Given that the drive has built in 4gb of flash, it would be very interesting to compare this to the aforementioned SRT. Architecturally similar, though it requires two drives instead of one. Heck, what would happen if you used SRT with a Seagate Momentus? Reply
  • kenthaman - Wednesday, May 11, 2011 - link

    1. You mention that:

    "Even gamers may find use in SSD caching as they could dedicate a portion of their SSD to acting as a cache for a dedicated games HDD, thereby speeding up launch and level load times for the games that reside on that drive."

    Does Intel make any mention of possible future software versions allowing user customization to specifically select applications to take precedence over others to remain in cache. For example say that you regularly run 10 - 12 applications (assuming that this work load is sufficient to begin the eviction process), rather than having the algorithm just select the least utilized files have it so that you can point to an exe and then it could track the associated files to keep them in cache above the priority of the standard cleaning algorithm.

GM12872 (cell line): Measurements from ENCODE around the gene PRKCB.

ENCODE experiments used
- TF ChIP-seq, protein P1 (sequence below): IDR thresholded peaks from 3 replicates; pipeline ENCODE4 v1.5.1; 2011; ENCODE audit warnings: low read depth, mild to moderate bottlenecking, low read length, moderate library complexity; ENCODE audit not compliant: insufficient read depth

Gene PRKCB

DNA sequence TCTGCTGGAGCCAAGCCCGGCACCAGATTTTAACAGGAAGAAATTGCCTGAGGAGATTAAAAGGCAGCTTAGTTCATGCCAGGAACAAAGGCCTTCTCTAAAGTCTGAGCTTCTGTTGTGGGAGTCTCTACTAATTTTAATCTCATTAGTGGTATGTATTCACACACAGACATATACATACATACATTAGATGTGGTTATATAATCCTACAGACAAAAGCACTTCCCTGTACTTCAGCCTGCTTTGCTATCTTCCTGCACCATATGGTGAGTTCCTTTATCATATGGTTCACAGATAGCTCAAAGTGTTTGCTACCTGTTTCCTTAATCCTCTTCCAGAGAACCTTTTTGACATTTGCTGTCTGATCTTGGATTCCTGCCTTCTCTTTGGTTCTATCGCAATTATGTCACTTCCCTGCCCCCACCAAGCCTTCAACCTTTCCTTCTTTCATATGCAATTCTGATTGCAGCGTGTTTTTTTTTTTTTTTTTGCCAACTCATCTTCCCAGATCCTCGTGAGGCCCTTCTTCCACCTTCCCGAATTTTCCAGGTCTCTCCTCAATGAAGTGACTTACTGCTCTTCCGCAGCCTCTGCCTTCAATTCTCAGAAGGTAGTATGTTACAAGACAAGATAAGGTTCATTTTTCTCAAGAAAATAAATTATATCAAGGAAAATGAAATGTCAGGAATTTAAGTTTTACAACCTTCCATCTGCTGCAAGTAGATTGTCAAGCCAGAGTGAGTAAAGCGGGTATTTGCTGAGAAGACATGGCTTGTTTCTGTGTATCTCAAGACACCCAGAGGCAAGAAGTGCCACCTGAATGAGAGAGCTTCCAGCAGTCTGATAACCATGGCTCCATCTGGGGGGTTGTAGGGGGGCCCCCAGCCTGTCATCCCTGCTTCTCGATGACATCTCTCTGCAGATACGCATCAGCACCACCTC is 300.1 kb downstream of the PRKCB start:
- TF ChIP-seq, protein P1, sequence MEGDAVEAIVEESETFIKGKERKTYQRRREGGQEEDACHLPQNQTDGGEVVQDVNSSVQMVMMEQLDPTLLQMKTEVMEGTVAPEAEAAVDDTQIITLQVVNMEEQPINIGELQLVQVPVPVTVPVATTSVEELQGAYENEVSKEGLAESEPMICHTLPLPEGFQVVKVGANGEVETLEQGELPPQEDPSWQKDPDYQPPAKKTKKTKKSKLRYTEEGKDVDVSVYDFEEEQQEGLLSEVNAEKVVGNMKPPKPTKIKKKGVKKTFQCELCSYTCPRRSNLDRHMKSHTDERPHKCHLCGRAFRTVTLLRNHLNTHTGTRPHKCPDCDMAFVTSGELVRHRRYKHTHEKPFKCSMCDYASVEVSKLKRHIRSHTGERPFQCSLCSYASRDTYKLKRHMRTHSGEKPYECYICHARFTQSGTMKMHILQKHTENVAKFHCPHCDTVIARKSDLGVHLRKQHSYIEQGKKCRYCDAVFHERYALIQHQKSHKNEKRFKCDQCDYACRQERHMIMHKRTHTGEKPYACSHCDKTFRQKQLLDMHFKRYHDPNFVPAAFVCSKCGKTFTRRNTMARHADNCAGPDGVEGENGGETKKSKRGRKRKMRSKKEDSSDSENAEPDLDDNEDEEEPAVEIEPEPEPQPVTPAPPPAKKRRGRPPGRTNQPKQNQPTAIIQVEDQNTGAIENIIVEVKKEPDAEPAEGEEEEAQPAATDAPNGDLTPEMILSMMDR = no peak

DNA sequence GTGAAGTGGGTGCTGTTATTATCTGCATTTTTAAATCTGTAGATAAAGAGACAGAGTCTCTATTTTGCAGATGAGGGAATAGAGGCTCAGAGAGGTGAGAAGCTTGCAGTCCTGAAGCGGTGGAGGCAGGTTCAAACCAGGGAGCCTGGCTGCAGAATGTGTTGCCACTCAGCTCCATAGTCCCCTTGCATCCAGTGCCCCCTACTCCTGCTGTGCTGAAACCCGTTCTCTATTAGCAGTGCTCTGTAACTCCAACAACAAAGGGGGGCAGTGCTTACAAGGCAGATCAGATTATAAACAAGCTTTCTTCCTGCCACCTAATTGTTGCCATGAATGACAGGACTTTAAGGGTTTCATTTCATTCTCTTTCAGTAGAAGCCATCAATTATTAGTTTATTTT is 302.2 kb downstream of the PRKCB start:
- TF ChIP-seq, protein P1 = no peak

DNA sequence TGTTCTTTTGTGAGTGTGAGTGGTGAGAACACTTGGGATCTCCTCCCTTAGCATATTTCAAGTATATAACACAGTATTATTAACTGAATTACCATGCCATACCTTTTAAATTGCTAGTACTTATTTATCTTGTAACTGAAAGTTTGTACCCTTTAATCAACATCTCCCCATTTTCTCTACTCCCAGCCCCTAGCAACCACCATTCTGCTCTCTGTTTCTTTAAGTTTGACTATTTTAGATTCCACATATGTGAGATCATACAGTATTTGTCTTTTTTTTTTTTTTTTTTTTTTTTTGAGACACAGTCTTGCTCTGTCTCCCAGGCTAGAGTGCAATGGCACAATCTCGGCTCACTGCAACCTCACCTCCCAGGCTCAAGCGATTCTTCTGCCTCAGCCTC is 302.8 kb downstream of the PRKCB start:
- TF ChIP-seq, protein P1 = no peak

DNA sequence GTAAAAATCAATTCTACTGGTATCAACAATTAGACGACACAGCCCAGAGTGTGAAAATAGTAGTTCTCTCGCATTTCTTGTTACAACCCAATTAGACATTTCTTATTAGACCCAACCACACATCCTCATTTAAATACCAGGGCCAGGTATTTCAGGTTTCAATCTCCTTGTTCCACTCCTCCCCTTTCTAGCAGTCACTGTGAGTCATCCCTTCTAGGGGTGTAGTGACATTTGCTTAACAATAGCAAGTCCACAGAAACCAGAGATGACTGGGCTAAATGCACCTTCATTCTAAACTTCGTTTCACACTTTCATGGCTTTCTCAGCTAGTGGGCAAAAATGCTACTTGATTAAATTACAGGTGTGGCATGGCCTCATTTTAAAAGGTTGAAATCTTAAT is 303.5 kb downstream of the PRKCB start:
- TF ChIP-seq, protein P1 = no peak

2. Would it even make sense to use this in a system that has a 40/64/80 gig OS SSD and then link this to a HDD/array or would the system SSD already be handling the caching? Just trying to see if this would help offload some of the work/storage to the larger HDDs since space is already limited on these smaller.
    Reply
  • Midwayman - Wednesday, May 11, 2011 - link

    What is the long term use degradation like? I know without TRIM SSD's tend to lose performance over time. Is there something like trim happening here since this all seems to be below the OS level? Reply